1.- practice being \"crippled\". I only used my one hand to practice showering, shaving, etc for a few weeks before surgery so that I knew how to do it. My dominate arm was operated on so it made things tough. Shaving is the hardest.
2. Buy liquid soap. It's hard to handle a bar of soap at first. I just took a washrag, folded it in thirds and squirted the Dial Body Wash on the middle third and then unfolded it and washed.
3. Sleep in a recliner. It's easier on the shoulder and I don't disturb my wife.
4. Unlike others- I won't let my wife help me get dressed, etc. becuase they don't know if what are doing to help hurts you. Dressing is hard but I found it's easier and less painful to do it myself.
Muscle shirts and sweat pants are your friend- no sleeves to deal with- it's easier to get on and off.
5. - you are temporally disabled, not crippled. get up and do it yourself !! after all, there are people that don't even have a hand or arms that get along in life just fine.
6. Do your rehab religously and as scheduled. I've met too many people that had surgery and skimmped on their rehab and are still paying for it years later.
1. I wore button down shirts only for the first 3 wks. with a loose tank top underneath. Depending on the weather will determine how many layers of buttoned down tops you'll need.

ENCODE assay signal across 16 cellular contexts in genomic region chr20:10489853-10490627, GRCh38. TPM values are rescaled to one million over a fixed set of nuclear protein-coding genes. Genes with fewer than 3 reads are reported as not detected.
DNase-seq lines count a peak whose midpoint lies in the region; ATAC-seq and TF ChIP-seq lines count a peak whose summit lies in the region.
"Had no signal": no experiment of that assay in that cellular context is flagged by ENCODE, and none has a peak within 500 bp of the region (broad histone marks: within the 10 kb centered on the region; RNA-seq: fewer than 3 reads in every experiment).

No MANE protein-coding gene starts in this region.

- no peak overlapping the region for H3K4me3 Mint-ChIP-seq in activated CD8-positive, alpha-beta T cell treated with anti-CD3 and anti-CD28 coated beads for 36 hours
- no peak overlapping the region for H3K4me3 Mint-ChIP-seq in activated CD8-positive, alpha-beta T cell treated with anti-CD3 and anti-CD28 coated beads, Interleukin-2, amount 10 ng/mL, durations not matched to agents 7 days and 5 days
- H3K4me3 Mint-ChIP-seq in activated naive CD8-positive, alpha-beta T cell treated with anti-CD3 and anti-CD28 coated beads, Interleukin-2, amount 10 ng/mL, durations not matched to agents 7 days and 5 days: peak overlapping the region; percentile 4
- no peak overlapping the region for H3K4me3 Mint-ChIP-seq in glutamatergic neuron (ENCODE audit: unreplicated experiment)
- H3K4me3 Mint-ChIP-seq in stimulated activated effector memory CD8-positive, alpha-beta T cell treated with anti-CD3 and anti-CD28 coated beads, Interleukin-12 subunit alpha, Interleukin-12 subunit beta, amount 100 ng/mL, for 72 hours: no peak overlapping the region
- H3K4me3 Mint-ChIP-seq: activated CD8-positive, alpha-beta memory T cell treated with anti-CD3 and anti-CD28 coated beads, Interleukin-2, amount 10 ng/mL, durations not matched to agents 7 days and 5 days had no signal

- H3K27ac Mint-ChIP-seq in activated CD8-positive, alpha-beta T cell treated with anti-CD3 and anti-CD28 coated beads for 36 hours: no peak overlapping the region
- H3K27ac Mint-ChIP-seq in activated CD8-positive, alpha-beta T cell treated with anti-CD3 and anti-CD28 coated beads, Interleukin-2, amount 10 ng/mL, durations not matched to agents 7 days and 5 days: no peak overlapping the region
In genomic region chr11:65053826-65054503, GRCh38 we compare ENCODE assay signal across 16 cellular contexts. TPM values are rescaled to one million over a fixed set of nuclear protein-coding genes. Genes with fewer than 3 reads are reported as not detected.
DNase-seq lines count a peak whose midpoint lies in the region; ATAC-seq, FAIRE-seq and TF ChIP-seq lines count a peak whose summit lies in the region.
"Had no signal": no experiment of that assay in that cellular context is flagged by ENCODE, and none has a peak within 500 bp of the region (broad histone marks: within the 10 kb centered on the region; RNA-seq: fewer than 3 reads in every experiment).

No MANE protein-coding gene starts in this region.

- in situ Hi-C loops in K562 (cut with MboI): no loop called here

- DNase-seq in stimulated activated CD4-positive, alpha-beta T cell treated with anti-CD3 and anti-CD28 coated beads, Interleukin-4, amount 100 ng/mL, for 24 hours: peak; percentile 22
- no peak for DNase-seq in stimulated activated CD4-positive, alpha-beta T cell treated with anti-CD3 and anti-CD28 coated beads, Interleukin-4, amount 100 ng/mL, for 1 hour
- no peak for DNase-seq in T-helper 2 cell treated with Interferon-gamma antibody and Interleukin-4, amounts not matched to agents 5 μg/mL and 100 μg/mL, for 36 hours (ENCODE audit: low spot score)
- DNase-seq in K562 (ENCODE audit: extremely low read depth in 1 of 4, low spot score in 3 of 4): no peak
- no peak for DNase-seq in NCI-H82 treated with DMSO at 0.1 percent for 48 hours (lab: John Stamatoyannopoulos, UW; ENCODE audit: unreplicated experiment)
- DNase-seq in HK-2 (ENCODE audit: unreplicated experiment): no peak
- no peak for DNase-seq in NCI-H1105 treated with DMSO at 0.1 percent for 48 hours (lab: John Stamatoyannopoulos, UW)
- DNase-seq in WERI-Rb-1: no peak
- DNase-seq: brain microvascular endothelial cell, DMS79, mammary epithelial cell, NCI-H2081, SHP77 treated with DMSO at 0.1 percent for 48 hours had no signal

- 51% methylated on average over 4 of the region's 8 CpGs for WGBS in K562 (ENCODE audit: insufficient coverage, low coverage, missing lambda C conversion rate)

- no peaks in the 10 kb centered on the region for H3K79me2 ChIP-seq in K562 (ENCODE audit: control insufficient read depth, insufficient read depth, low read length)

2. If you have kids and you drive carpool: make arrangements for other parents to do the driving until you're given the ok to drive.
3. If you are main \"chef\" in the house and have a family feed: prepare as many meals as you can beforehand and freeze them for days when your spouse/partner/friend/neighbor or whoever doesn't make dinner for the family. You can manage to make a sandwich or something for lunch while everyone is gone during the day but a meal for more than 2 will be challenging.
4. Since are a guy I assume your hair is short so washing/drying your hair won't be a big deal. Women who read this: get a haircut pre surgery and get used to not blowdrying your hair....
You'll be surprised at how much you can do with your less dominant arm.
If you can handle it now, do rotator-cuff strengthening and stretching as much as possible before your surgery. It helps to stabilize the repair and can lessen the recovery time. However, make sure your doctor approves, as I know it depends on the type of tear you have. Mine was torn 10-2, and I had AC joint excision at the same time.
I had about 4 months to prep for my surgery, and have very little pain at nearly 4 weeks post. I was able to stop pain meds within 48 hours of the surgery (luck may also play a large role in this).
The rest of the advice is very sound. I wear almost exclusively button down shirts right now , except when at the gym. Very easy to work around!